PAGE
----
Carcinogenicity is a complex, multi-stage biological process by which normal cells are transformed into cancer cells through an accumulation of changes that have occurred at the cellular, genetic and epigenetic level.
A minimum of four phenotypic stages appears to be involved in cell transformation. These include (from primary to fully malignant cells): 1) a block in cellular differentiation; 2) acquisition of immortality; 3) acquisition of tumorigenicity; 4) full malignancy.
The assay is based on the change of the phenotypic features of transformed foci undergoing the first steps of the conversion from normal cells to neoplastic-like cells with oncogenic properties.
Regulatory bodies across the globe each require candidate molecules selected for further development or use (in multiple industries) to be evaluated for potential toxicities. One of the multiple endpoints to be considered is carcinogenicity and the Organisation for Economic Co-operation and Development (OECD) have internationally approved guidelines for performing biological assays to evaluate the carcinogenic potential of a molecule.
In vitro methods for evaluating this complex endpoint are limited with the Cell Transformation Assay (CTA) being one of the few methods available. An in vitro Cell Transformation Assay (CTA) protocol consists of an initiator assay and a promoter assay to detect tumour-promoting activity of chemical carcinogens.
The three CTAs evaluated by ECVAM in the early 2000’s were amalgamated into two. This was because two versions of the Syrian Hamster Embryo (SHE) cell assay were evaluated but found to perform to such a similar level, only one was required going forward and a Guidance Document was published (OECD Guidance Document 214). The other CTA was the in vitro Bhas 42 cell assay which, after the initial ECVAM evaluation, was further developed to improve its performance and a Guidance Document was published (OECD Guidance Document 231).
SHE cell CTA
The SHE cell cell transformation assay (CTA) can be performed at either pH 6.7 or pH 7.0 as both were shown to be equivalent. As embryo cells are utilized, the assay has two stages: the initiation stage and the promotion stage and because they are embryonic, the cells are metabolically competent (OECD, 2015).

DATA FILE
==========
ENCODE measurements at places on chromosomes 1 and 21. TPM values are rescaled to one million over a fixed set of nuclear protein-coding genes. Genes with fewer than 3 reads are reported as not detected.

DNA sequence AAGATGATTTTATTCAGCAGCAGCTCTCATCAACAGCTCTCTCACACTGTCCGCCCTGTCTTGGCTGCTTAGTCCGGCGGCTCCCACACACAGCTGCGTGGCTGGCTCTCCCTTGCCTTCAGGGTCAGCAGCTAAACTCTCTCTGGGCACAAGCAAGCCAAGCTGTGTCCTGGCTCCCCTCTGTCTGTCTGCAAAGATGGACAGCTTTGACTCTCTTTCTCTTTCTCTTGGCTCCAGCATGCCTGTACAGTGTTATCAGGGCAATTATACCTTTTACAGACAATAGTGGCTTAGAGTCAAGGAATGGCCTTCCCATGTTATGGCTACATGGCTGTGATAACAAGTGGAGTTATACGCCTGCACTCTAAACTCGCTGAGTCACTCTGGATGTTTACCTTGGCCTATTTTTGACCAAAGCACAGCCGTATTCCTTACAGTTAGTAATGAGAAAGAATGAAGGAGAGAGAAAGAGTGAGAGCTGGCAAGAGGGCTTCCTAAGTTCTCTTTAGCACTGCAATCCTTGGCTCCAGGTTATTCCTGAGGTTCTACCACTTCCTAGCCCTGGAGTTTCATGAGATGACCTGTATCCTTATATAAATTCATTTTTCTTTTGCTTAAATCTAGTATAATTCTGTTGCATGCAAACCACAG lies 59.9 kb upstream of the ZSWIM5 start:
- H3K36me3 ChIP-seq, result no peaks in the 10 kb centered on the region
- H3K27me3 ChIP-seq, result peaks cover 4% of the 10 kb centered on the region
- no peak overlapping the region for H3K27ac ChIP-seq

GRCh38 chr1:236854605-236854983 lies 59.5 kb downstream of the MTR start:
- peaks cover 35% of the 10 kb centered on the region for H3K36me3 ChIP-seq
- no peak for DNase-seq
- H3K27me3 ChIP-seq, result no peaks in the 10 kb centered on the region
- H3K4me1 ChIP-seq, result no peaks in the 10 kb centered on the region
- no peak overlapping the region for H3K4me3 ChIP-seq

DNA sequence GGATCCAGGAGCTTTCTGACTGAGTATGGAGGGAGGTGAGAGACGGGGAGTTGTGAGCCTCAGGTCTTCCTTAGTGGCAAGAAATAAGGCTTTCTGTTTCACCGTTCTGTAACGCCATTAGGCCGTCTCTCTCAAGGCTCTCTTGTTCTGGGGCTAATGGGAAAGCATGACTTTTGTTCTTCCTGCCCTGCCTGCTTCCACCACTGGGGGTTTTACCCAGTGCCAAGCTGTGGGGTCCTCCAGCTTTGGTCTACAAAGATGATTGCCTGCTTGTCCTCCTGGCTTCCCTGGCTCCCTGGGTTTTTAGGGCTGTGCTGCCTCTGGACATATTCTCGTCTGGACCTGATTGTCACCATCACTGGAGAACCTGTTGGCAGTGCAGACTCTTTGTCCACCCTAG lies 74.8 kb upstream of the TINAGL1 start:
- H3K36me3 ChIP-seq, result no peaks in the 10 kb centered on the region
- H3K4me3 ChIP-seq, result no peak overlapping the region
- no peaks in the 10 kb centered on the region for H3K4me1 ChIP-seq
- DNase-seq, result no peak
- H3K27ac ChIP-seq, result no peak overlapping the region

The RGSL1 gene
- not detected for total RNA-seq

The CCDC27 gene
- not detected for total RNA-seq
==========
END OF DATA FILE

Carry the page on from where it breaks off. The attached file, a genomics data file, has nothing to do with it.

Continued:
Although the assay gives a prediction of transformation potential, it cannot be used as a stand-alone test. This means test results derived from the SHE cell CTA would be expected to be used as part of a testing strategy and/or in a weight of evidence approach using other information such as genotoxicity data, structural-activity analysis and pharmaco-/toxicokinetic information to the assessment of carcinogenic potential (OECD, 2015).
Bhas 42 cell CTA
The Bhas 42 cell promoter transformation assay is a sensitive short-term system for predicting chemical carcinogenicity related to transformation promotion activity. Bhas42 cells were established from BALB/c 3T3 A31-1-1 cells by the transfection of v‑Ha‑ras gene.
As the Bhas 42 cell line is already considered to be initiated, this method only requires the promotor assay (OECD, 2016). Similarly to many Gentoxicity assays, the Bhas 42 CTA also requires a metabolic activation system (such as RegenSys / Mutazyme / S9). Although the assay gives a prediction of transformation potential, the assay cannot be used as a stand-alone test. This means test results derived from the Bhas 42 CTA would be expected to be used as part of a testing strategy and/or in a weight of evidence approach using other information such as genotoxicity data, structural-activity analysis and pharmaco-/toxicokinetic information to the assessment of carcinogenic potential (OECD, 2016).
To be completed.